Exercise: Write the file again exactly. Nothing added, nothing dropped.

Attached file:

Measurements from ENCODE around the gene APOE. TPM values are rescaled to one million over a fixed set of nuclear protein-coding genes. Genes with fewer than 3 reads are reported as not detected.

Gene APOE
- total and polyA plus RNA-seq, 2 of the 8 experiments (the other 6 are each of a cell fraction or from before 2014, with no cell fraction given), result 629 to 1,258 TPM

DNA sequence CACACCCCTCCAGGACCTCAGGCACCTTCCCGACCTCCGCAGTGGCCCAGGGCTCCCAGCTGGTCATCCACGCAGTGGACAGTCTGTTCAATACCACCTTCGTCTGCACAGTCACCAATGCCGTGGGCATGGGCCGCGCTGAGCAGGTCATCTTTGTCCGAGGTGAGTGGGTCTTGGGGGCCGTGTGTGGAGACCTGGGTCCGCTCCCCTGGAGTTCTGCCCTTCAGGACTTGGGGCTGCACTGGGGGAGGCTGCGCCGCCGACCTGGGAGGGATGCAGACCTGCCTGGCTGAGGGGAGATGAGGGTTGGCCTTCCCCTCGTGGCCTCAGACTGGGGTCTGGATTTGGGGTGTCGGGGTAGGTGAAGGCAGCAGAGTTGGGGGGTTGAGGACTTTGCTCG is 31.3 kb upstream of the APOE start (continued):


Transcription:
Measurements from ENCODE around the gene APOE. TPM values are rescaled to one million over a fixed set of nuclear protein-coding genes. Genes with fewer than 3 reads are reported as not detected.

Gene APOE
- total and polyA plus RNA-seq, 2 of the 8 experiments (the other 6 are each of a cell fraction or from before 2014, with no cell fraction given), result 629 to 1,258 TPM

DNA sequence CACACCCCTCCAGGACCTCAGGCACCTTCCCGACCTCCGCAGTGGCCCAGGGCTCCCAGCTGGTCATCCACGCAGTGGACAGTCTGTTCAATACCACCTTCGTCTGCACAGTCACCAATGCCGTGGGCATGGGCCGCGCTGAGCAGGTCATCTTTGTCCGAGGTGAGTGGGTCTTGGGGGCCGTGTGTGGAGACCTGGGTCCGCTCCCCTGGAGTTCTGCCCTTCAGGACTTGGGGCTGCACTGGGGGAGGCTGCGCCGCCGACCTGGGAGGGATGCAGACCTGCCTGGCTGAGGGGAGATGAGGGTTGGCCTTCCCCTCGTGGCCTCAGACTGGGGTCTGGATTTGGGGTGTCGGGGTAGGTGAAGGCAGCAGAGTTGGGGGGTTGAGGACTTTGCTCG is 31.3 kb upstream of the APOE start (continued):